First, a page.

Can variations affect the validity of a marriage?

I’ve been to a few Catholic weddings where parts were added or omitted, and it made me wonder if this could affect the validity of the marriage.

For instance, at one wedding, the priest asked the couple, “Do you come to enter into marriage without any major reservations?”, adding “major” with emphasis.

At another, the priest did not ask the three questions (coming freely, lifelong commitment, and accepting children) before the couple exchanged vows.

Could either of these, or any other variations of the marriage rite, affect the marriage’s validity in any way?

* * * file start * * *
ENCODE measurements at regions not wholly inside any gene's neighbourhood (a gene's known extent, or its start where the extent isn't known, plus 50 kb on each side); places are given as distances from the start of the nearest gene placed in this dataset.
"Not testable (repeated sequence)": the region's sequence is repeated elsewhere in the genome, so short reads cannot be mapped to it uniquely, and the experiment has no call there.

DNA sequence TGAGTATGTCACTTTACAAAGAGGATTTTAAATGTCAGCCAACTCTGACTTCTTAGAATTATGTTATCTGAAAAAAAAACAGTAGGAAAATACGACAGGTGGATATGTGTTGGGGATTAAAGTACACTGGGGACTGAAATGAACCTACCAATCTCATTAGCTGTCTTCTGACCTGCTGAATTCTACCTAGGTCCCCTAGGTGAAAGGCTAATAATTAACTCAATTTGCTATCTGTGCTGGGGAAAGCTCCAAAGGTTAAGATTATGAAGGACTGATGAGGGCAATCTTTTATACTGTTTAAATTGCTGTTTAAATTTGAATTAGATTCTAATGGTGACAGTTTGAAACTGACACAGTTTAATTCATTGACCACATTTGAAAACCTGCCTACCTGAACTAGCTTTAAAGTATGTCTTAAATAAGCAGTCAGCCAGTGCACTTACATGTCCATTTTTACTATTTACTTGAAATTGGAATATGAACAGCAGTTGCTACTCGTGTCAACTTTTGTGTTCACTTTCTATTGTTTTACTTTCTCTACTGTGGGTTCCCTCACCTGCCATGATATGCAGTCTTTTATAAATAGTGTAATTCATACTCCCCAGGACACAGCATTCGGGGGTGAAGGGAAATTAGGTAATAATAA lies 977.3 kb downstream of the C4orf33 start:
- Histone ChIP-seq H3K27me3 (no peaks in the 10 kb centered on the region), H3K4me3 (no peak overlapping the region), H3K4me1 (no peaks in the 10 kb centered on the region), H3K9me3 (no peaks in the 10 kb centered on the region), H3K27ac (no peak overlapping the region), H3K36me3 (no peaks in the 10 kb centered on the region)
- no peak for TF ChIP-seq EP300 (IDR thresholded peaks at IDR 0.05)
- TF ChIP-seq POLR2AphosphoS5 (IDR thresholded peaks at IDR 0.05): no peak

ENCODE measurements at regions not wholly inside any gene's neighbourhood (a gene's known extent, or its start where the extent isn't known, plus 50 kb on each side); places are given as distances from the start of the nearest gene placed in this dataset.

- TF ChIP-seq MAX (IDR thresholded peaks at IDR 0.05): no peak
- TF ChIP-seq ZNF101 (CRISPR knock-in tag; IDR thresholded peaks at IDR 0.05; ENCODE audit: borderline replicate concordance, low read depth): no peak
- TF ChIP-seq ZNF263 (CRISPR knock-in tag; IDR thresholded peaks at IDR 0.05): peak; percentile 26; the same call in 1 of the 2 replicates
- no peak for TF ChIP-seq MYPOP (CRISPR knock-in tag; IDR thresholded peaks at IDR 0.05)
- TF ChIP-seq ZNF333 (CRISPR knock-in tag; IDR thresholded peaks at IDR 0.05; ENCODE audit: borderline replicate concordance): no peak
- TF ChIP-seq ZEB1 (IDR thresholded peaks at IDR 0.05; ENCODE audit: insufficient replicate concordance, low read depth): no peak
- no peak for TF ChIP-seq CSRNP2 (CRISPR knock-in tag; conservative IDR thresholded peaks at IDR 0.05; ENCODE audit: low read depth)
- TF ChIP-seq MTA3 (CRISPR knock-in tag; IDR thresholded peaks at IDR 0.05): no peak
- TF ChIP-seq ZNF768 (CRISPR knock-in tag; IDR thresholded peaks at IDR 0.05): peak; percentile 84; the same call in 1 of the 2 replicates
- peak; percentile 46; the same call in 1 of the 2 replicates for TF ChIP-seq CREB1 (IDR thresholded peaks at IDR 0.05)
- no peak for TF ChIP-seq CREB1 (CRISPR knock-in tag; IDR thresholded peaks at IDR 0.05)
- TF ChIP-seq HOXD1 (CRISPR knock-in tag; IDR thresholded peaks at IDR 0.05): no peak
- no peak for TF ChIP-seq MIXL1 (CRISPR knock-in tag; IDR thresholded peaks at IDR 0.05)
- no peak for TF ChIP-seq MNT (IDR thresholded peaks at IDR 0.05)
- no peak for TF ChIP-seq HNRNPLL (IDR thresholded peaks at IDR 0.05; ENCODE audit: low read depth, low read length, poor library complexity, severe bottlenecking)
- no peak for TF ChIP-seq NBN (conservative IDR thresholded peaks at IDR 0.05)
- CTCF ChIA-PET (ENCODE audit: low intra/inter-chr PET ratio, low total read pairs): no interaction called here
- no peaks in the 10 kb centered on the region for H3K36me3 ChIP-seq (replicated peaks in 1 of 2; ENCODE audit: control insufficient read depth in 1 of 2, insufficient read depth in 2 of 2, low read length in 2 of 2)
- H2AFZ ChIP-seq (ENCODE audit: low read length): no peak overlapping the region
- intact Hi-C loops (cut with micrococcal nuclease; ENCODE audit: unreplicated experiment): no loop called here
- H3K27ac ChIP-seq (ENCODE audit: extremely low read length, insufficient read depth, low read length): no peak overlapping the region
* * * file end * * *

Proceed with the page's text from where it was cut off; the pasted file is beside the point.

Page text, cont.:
The Catechism states:

1623 … the spouses as ministers of Christ’s grace mutually confer upon each other the sacrament of Matrimony by expressing their consent before the Church. In the tradition of the Eastern Churches, the priests (bishops or presbyters) are witnesses to the mutual consent given by the spouses, but for the validity of the sacrament their blessing is also necessary.

So as long as both spouses express consent in the marriage, and have the marriage blessed by a priest, deacon, or bishop, it is valid.

Changes to the liturgy, however, are illicit, but they do not effect the validity of the sacrament.

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